In considering the first Castner factor, by granting Plaintiff’s IFP motion, the undersigned already determined that Plaintiff has a limited ability to afford counsel. (Supra.) As for the third Castner factor, however, this Court finds that Plaintiff has not entirely engaged in a diligent search for counsel. (See Doc. 3.) The form motion specifically enumerates spaces for Plaintiff to identify six attorneys he has contacted about representation and Plaintiff has only contacted three he can identify by name (he lists two others, whose names he “can’t remember”). Rather than instruct Plaintiff to contact additional counsel, the Court will continue its analysis, which will turn on the other two Castner factors – Plaintiff’s capacity to represent himself and the merits of his claims. 979 F.2d at 1420-21.

In considering Plaintiff’s ability to represent himself, the Court must look to the complexity of the legal issues and Plaintiff’s ability to gather and present crucial facts. Id., at 1422. The Court notes that the factual and legal issues in this case are not unusually complex. Cf. Kayhill v. Unified Govern. of Wyandotte, 197 F.R.D. 454, 458 (D.Kan. 2000) (finding that the “factual and legal issues” in a case involving a former employee’s allegations of race, religion, sex, national origin, and disability discrimination were “not complex”). Further, although Plaintiff is not trained as an attorney, and while an attorney might present his case more effectively, this fact alone does not warrant appointment of counsel.

The Court sees no basis to distinguish Plaintiff from the many other untrained individuals and inmates who represent themselves pro se in Courts throughout the United States on any given day. Although Plaintiff is not trained as an attorney, and while an attorney might present his case more effectively, this fact alone does not warrant appointment of counsel. Plaintiff’s motion for counsel (Doc. 6) is DENIED on this basis.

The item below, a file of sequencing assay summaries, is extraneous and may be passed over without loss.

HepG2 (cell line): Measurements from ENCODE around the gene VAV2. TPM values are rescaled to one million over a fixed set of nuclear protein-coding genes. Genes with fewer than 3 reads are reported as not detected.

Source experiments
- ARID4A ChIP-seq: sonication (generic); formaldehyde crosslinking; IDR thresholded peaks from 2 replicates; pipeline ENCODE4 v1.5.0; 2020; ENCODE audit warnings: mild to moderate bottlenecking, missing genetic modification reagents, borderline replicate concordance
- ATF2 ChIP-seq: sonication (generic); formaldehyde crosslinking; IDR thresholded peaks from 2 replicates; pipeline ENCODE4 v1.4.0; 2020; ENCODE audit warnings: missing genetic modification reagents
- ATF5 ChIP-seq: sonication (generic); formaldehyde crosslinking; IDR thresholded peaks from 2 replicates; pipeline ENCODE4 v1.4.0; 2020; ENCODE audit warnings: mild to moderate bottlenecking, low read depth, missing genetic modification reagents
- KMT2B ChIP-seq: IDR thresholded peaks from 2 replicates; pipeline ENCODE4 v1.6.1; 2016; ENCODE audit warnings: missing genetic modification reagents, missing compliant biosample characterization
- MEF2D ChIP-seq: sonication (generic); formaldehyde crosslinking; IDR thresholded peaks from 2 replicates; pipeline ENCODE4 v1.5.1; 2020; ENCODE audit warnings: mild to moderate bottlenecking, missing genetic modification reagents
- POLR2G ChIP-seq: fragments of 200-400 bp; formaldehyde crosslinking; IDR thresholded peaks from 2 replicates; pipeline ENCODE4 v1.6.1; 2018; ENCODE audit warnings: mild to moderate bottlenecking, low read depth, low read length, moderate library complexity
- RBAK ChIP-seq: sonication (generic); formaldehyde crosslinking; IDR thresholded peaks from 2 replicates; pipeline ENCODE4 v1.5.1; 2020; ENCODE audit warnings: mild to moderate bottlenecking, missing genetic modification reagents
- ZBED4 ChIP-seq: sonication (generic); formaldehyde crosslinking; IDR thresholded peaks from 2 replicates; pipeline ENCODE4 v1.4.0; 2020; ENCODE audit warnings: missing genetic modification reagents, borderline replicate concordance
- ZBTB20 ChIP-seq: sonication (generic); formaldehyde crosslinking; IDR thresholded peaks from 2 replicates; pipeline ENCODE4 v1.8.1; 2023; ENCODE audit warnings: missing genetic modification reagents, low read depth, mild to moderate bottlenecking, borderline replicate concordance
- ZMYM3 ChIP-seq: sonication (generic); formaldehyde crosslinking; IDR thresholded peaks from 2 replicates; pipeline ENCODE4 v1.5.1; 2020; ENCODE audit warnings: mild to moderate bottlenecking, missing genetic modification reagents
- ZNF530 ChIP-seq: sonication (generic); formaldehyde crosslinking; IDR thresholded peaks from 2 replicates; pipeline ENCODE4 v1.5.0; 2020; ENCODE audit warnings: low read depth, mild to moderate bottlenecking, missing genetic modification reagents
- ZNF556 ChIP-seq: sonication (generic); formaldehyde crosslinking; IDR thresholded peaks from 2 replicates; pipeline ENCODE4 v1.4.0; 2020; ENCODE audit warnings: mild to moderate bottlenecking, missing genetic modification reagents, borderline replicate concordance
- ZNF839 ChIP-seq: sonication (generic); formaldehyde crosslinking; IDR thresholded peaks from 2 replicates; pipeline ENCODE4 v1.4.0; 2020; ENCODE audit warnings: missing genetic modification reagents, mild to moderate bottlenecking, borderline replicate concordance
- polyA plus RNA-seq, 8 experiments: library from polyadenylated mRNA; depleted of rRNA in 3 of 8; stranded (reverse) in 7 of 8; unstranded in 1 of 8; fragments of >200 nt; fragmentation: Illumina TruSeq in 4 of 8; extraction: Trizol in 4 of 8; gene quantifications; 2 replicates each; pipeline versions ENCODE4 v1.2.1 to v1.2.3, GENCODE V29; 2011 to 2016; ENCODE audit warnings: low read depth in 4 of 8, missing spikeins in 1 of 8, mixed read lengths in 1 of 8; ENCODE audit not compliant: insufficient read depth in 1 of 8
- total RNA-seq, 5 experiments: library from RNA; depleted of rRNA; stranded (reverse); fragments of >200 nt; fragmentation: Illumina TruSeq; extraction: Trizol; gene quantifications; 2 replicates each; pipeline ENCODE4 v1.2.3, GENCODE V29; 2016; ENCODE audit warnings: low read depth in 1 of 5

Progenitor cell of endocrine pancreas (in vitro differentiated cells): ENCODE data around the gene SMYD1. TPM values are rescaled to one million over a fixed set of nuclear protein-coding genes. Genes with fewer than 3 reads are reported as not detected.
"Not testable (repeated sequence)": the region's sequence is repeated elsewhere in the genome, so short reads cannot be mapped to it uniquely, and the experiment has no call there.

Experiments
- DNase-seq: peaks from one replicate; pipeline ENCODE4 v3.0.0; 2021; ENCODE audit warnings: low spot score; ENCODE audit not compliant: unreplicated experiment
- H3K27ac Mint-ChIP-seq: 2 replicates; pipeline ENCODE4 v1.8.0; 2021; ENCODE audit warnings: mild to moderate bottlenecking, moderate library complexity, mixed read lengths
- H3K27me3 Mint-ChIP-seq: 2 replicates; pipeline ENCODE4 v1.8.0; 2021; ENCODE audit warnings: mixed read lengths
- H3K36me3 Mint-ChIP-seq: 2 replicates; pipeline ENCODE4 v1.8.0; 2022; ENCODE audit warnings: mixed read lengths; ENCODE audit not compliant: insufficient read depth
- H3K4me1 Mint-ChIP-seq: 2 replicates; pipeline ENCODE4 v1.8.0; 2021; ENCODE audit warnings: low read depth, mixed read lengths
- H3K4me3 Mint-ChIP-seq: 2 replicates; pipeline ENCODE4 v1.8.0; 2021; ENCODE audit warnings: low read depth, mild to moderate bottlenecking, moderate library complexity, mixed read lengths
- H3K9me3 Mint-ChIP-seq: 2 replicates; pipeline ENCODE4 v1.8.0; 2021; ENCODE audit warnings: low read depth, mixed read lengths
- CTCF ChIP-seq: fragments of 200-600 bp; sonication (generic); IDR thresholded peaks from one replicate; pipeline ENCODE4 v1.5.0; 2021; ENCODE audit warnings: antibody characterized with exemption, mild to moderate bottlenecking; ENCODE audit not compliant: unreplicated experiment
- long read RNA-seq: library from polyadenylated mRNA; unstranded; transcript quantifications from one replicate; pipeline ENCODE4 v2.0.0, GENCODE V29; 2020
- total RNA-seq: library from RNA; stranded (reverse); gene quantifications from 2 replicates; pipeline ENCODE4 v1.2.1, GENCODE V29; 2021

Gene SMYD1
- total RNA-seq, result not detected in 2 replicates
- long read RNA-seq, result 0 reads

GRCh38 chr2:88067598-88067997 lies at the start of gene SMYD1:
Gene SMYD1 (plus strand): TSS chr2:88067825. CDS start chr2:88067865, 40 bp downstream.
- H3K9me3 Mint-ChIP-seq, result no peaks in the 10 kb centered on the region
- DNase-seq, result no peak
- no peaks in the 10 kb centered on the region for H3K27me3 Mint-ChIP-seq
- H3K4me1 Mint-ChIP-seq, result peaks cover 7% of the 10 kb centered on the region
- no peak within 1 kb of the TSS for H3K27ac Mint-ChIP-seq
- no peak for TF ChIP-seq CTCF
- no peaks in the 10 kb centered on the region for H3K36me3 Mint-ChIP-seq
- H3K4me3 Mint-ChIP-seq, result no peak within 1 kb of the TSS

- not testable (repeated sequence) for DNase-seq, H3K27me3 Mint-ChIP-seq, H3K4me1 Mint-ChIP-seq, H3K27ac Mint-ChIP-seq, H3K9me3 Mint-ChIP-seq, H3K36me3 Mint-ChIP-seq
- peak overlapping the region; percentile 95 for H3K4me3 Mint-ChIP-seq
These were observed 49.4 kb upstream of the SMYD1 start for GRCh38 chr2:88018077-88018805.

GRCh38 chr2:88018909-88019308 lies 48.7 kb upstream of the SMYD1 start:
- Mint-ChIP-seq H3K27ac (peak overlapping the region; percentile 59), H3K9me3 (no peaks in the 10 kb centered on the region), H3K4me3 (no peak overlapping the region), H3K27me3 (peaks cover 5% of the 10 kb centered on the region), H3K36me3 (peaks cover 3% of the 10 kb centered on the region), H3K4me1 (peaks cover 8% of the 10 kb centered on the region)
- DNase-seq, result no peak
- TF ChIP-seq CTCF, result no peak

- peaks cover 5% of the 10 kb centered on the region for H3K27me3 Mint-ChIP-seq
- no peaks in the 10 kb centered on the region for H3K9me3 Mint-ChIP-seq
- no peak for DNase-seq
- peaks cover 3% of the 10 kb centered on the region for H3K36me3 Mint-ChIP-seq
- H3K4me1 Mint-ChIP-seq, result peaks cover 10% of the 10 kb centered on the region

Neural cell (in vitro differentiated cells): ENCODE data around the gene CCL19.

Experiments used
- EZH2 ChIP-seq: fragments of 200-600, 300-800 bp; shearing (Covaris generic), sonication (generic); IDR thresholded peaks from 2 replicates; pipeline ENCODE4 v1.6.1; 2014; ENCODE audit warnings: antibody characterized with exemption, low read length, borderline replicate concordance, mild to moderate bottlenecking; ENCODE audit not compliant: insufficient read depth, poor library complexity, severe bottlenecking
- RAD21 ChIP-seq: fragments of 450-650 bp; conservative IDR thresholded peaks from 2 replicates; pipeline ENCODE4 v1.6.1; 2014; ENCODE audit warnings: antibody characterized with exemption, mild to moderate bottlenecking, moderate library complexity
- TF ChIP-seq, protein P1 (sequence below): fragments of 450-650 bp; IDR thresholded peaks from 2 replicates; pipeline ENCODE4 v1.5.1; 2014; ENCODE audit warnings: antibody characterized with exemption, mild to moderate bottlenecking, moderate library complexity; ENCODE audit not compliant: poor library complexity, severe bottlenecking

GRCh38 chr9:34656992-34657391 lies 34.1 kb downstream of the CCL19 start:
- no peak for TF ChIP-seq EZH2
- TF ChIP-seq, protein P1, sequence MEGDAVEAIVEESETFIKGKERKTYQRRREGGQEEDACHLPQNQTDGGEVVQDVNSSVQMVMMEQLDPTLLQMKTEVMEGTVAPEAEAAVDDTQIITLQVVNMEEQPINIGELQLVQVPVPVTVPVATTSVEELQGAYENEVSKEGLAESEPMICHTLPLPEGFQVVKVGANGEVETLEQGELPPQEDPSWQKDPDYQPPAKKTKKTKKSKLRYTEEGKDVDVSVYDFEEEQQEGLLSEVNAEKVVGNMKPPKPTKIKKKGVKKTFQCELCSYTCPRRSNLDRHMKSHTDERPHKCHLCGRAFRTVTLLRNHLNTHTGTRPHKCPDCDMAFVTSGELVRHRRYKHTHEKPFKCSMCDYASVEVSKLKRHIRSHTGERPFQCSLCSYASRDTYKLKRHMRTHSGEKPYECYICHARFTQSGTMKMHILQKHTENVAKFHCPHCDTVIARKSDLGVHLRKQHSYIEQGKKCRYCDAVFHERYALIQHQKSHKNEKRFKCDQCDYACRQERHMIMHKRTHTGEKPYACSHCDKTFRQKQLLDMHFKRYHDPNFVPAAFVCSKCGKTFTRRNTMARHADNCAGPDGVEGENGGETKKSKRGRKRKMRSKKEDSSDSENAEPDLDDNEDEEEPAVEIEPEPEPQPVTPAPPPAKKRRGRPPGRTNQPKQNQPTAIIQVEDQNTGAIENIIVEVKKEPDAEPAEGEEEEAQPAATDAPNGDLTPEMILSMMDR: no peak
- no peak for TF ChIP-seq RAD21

III. Sufficiency of Complaint and R&R for Dismissal.

The Court also has concerns regarding the merits of Plaintiff’s claims. When a plaintiff is proceeding in forma pauperis, a court has a duty to review the complaint to ensure a proper balance between these competing interests. 28 U.S.C. §1915(e)(2). Section 1915 of Title 28, United States Code, requires dismissal of a case filed under that section if the court determines that the action (1) is frivolous or malicious, (2) fails to state a claim upon which relief may be granted or (3) seeks monetary relief from a defendant who is immune from suit. 28 U.S.C. §1915(e)(2).[1] The purpose of § 1915(e) is “the prevention of abusive or capricious litigation.” Harris v. Campbell, 804 F.Supp. 153, 155 (D.Kan. 1992) (internal citation omitted) (discussing similar language contained in § 1915(d), prior to the 1996 amendment). Sua sponte dismissal under § 1915 is proper when the complaint clearly appears frivolous or malicious on its face. Hall v. Bellmon, 935 F.2d 1106, 1108 (10th Cir. 1991).

In determining whether dismissal is appropriate under § 1915(e)(2)(B), a plaintiff’s complaint will be analyzed by the Court under the same sufficiency standard as a Rule 12(b)(6) Motion to Dismiss. See Kay v. Bemis, 500 F.3d 1214, 1217-18 (10th Cir. 2007). In making this analysis, the Court will accept as true all well-pleaded facts and will draw all reasonable inferences from those facts in favor of the plaintiff. See Moore v. Guthrie, 438 F.3d 1036, 1039 (10th Cir.2006). The Court will also liberally construe the pleadings of a pro se plaintiff. See Jackson v. Integra Inc., 952 F.2d 1260, 1261 (10th Cir.1991). This does not mean, however, that the Court must become an advocate for the pro se plaintiff. Hall, 935 F.2d at 1110; see also Haines v. Kerner, 404 U.S. 519, 92 S.Ct. 594 (1972). Liberally construing a pro se plaintiff’s complaint means that “if the court can reasonably read the pleadings to state a valid claim on which the plaintiff could prevail, it should do so despite the plaintiff’s failure to cite proper legal authority, his confusion of various legal theories, his poor syntax and sentence construction, or his unfamiliarity with pleading requirements.” Hall, 935 F.2d at 1110.